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This Brass Quintet is for a standard ensemble of two trumpets, horn, tenor trombone and tuba and lasts just over 15 minutes. Originally written in 1975, the composer decided to revise it extensively in 2014 in order to make it more practical to perform and to address many compositional inadequacies in the original.
Its subtitle, ‘Nature’s Song’ is reflected by the titles of the three movements: ‘Universal Nature’, ‘Earthly Nature’ and ‘Nature of Mankind’. The whole work is based on the harmonic series on B flat, which brass instruments use naturally, except that the piece makes use of the ‘out of tune’ notes of this series in the form of a mode. In the first movement the players are asked to use the natural harmonic tuning as this is used to describe the harmonic proportions that exist in nature, hence the title ‘Universal Nature’. The movement ends with a flourish of notes from the B flat harmonic series, rising and falling.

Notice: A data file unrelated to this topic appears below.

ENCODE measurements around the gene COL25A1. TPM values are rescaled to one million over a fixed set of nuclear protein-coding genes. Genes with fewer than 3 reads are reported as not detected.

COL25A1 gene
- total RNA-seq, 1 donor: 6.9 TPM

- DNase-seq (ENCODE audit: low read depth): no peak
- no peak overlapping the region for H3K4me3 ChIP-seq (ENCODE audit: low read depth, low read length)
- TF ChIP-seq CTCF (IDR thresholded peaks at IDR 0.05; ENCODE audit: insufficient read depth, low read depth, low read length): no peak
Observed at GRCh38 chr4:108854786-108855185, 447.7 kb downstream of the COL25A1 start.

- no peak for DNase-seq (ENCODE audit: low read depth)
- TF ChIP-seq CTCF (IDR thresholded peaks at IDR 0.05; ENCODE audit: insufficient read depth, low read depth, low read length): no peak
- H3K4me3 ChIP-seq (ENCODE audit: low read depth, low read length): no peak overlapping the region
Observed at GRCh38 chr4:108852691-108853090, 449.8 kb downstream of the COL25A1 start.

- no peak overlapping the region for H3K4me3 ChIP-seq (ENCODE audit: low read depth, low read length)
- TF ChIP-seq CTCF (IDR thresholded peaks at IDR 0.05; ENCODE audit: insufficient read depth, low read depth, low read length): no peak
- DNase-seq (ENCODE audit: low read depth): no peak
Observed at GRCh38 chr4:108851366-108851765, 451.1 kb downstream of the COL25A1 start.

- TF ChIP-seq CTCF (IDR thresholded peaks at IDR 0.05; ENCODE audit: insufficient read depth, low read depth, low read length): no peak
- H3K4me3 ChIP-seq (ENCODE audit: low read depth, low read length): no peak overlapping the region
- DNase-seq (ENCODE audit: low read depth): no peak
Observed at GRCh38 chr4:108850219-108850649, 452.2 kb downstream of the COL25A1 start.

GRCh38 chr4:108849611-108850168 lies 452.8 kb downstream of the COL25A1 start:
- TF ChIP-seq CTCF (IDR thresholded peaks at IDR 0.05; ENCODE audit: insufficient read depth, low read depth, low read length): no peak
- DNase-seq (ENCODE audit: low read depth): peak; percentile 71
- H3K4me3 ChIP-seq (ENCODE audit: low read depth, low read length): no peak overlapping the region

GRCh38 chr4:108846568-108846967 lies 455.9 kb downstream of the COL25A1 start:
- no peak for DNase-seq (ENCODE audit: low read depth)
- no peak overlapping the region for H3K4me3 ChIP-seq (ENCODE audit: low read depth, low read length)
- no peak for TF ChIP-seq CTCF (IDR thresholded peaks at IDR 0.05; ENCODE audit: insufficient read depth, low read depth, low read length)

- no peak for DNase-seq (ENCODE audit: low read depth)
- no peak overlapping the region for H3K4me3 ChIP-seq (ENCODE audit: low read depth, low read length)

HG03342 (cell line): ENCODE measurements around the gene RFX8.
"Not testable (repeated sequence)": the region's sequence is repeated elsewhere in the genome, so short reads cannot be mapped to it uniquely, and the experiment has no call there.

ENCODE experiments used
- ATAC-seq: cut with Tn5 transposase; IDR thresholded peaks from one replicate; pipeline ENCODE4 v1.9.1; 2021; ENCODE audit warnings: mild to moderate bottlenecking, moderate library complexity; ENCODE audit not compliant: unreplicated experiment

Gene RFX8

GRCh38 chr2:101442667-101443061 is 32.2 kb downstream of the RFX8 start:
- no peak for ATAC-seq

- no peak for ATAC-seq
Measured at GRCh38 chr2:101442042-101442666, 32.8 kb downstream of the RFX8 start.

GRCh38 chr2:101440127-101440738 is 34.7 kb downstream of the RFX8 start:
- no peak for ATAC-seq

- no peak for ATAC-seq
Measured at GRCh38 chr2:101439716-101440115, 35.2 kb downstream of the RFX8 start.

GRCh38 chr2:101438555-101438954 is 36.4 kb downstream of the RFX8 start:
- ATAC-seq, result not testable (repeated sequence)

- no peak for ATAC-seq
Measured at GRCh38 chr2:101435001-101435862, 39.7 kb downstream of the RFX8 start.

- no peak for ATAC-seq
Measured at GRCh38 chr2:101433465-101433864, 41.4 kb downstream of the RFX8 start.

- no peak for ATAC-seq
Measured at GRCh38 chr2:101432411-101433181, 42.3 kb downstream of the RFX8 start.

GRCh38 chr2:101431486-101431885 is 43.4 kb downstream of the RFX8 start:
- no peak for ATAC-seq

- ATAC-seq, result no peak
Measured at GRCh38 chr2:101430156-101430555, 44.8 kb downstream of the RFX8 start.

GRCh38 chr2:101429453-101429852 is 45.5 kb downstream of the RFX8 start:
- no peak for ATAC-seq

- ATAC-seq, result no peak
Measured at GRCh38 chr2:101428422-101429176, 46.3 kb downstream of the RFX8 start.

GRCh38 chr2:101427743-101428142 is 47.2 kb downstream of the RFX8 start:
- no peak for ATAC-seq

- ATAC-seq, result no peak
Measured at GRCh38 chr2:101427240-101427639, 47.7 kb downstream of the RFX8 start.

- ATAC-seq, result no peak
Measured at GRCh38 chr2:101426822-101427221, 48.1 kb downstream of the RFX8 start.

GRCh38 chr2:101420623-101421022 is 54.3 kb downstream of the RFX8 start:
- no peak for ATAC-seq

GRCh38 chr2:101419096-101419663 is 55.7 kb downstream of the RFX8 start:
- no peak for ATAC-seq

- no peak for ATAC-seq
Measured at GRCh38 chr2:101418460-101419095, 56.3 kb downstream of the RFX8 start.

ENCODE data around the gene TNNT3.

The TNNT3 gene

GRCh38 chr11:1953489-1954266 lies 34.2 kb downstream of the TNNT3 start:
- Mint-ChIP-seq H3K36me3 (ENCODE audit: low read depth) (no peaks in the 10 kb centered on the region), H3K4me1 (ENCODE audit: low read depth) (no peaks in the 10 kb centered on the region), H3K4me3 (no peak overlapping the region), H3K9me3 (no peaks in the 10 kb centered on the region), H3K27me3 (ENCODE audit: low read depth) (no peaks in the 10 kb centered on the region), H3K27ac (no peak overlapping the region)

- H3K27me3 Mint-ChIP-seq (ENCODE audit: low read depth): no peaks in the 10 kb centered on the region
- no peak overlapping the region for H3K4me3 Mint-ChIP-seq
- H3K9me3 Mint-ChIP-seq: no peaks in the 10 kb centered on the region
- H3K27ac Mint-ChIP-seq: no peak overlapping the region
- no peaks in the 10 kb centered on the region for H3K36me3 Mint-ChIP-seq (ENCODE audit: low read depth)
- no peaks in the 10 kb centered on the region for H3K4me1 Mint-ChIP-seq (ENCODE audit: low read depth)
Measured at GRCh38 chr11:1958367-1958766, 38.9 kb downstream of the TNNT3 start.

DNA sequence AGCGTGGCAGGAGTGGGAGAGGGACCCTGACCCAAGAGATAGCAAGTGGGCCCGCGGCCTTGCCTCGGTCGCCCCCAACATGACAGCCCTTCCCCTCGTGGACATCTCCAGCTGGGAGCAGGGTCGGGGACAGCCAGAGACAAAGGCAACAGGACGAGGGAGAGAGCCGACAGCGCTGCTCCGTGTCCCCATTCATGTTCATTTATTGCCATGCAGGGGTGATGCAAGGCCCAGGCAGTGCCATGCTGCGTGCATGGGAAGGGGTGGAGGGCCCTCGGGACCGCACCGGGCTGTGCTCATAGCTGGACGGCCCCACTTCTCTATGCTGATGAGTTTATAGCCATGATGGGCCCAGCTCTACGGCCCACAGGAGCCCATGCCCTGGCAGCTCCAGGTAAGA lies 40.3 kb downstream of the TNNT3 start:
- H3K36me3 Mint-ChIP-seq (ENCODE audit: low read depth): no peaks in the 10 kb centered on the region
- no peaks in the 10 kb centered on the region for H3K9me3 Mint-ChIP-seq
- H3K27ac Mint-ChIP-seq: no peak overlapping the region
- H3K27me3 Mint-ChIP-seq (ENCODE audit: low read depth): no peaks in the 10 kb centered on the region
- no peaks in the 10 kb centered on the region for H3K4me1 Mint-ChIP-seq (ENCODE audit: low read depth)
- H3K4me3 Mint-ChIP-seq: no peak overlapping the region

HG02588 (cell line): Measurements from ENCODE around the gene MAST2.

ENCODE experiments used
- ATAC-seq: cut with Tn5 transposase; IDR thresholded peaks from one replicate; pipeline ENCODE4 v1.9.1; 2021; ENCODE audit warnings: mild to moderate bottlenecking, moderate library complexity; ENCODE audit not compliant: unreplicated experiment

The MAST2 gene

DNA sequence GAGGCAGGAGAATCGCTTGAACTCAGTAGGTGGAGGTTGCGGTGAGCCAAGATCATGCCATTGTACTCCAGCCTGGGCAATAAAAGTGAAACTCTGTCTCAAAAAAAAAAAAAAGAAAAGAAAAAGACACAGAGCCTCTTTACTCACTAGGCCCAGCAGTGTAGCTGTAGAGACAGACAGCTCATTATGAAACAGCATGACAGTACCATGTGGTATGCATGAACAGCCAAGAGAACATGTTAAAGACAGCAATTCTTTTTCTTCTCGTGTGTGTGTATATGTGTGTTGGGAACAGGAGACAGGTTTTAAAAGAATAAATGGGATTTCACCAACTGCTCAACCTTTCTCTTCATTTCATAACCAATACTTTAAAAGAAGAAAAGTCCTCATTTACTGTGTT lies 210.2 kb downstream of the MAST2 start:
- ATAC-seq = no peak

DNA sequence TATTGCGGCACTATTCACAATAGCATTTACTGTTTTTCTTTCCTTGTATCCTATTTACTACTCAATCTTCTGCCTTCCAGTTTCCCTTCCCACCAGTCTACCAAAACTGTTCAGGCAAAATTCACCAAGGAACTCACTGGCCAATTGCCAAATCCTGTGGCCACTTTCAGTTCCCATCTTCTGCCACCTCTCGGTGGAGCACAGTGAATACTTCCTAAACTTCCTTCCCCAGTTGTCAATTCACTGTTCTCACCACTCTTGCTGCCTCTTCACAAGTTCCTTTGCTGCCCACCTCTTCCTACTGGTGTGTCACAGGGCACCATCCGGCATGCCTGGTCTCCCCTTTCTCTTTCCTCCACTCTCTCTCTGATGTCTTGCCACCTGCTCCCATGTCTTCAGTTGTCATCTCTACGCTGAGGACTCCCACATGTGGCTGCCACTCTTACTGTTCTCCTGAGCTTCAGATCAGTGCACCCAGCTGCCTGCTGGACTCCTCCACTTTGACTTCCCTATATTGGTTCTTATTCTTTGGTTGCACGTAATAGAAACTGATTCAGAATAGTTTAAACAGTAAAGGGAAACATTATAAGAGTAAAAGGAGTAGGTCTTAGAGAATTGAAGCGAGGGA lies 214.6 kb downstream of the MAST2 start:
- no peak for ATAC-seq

The second movement focuses on the Earth itself and describes the cruelty that exists, both in Nature itself and on what mankind is doing to the planet. Although still based on the B flat harmonic series, the notes are normal tempered tuning, and the remaining notes of the 12-tone octave are introduced. The movement builds to a brutal climax, after which the music expresses deep regret as to what has happened. The movement ends joyfully, as it began, indicating a resolution to the crisis.
The third movement focuses on mankind’s spiritual nature. It begins with a pseudo plainchant on the trombone; also imitations of early brass consort music can be heard. The movement brings the work to a close with a joyful allegro, with much voice imitation in addition to a reprieve of the ‘harmonic’ chords that appeared in the first movement.